I walk across the grass and hold out the flowers. Her gaze floats down. She takes them and just stares, without touching them or inhaling their scent. Just one long, unwavering stare. It's a perfect reaction.
"Yes," I say.
Hmm. A few details are wrong.
Her smirk is correct, but we've started our game again. I play dumb.
"Really?" I ask, scratching my head. "I don't think so. Remind me."
You said I would wake up and be standing in the doorway when I found you doing this.
That I would be naked and wrapped in a blanket.
That you would carry me back into the house.
"And?" I whisper, giving her a doubtful look.
"And I'm always right," she whispers back, then slaps my backside.
We move closer, even though we really can't. My head dips. My kiss tells her that I'm the loser this morning, that I've given into her. It's the most fun way to lose game, and it's the scariest, letting her have this power over me. Sometimes I'm afraid she'll disappear, that we'll slip from each other again. Sometimes I wake up and reach out for her, just to make sure.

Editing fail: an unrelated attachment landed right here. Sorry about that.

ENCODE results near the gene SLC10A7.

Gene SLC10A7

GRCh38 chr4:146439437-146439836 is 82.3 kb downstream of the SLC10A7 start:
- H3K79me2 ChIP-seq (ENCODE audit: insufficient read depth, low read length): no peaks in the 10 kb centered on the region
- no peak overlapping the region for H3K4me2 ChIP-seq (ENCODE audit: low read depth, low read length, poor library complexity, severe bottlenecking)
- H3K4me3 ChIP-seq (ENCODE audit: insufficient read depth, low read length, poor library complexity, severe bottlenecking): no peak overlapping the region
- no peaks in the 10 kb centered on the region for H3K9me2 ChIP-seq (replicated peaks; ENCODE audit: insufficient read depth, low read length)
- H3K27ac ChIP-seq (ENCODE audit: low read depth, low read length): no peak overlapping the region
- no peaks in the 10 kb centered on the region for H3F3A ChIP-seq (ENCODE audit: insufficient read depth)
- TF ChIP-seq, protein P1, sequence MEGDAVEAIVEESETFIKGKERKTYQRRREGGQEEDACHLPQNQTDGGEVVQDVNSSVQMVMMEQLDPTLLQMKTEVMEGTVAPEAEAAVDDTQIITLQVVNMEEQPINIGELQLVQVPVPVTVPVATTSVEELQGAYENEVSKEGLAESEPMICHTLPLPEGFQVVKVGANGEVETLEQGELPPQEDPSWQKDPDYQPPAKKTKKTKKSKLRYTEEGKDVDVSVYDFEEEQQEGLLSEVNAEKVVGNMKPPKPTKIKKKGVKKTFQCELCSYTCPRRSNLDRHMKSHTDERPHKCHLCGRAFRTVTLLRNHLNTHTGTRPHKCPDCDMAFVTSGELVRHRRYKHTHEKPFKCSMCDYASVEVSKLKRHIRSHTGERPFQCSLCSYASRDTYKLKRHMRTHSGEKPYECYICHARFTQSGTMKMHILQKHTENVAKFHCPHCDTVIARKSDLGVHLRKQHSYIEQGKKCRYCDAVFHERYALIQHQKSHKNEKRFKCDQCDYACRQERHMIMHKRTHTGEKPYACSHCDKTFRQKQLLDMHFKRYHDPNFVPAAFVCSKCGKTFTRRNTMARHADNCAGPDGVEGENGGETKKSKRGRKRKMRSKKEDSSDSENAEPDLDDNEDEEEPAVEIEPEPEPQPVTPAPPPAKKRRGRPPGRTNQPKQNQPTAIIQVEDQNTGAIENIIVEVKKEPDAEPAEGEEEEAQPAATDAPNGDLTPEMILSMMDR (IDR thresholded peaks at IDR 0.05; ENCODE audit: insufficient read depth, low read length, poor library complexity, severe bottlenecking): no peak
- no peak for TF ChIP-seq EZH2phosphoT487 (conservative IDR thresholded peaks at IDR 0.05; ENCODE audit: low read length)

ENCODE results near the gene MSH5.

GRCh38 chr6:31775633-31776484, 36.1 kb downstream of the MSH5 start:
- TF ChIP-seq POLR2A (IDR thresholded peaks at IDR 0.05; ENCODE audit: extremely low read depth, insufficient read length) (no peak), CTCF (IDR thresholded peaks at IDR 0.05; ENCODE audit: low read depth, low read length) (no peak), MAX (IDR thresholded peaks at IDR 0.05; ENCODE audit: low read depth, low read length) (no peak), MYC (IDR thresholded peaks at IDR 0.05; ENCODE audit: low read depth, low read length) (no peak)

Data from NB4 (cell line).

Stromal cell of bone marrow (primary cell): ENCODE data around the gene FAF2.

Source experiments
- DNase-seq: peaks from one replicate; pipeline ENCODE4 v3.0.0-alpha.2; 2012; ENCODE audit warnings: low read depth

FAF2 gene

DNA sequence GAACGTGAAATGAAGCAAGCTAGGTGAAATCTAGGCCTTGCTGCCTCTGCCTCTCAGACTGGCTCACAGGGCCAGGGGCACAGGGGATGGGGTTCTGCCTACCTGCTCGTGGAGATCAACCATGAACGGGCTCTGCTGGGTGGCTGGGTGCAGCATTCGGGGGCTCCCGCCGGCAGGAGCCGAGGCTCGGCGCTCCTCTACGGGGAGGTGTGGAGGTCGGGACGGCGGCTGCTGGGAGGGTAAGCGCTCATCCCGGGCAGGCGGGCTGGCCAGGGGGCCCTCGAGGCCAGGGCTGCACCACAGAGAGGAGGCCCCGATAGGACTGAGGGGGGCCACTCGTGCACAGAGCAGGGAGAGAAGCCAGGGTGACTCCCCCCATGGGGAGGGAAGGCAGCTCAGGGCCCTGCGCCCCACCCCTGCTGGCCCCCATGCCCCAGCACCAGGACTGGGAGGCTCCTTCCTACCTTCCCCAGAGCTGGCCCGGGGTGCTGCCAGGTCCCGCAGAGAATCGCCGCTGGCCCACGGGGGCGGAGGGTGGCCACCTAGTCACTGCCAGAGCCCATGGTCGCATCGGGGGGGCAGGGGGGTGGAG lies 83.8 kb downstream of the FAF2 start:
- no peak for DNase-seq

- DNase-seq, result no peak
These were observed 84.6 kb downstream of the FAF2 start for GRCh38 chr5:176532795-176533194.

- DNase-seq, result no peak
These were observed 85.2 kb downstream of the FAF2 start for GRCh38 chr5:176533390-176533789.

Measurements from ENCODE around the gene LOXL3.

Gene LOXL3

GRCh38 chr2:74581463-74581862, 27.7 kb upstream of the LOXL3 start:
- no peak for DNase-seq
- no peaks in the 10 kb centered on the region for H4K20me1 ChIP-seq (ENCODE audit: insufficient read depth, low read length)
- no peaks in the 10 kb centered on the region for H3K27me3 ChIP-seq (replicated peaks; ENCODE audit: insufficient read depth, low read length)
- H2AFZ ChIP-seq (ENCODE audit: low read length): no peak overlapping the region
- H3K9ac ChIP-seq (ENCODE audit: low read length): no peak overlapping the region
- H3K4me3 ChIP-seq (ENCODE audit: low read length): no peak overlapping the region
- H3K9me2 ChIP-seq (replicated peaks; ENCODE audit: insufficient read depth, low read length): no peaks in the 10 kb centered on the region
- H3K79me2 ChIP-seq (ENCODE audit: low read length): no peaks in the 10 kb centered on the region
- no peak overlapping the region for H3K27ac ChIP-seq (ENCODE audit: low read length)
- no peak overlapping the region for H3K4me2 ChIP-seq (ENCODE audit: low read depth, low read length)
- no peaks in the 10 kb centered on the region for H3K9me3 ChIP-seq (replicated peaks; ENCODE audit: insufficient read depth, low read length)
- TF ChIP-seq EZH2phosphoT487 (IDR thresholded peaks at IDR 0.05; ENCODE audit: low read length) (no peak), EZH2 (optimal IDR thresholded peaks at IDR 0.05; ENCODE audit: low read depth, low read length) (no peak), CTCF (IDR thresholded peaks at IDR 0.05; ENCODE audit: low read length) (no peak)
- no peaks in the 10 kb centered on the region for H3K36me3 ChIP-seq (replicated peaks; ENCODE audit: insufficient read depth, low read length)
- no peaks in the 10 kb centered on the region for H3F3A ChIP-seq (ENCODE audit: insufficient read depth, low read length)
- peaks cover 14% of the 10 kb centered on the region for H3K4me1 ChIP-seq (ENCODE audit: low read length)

I reach out now, but I'm not worried. When she first told me she was staying in this world, I predicted this moment. Today, I made it happen, and as long as I do that with every other moment ahead, she'll be here. This will be home. Always.
Katniss is right. The details are wrong. I can fix one of them.
I hoist her off her feet and carry her inside, the flowers crushed between our bodies and becoming even more tattered. Natural creatures that have truly lived and carry scars.
I envision Katniss's head on the pillow and the rest of her beneath me, in just a few more steps. I close the door behind us. I make real everything that happens next.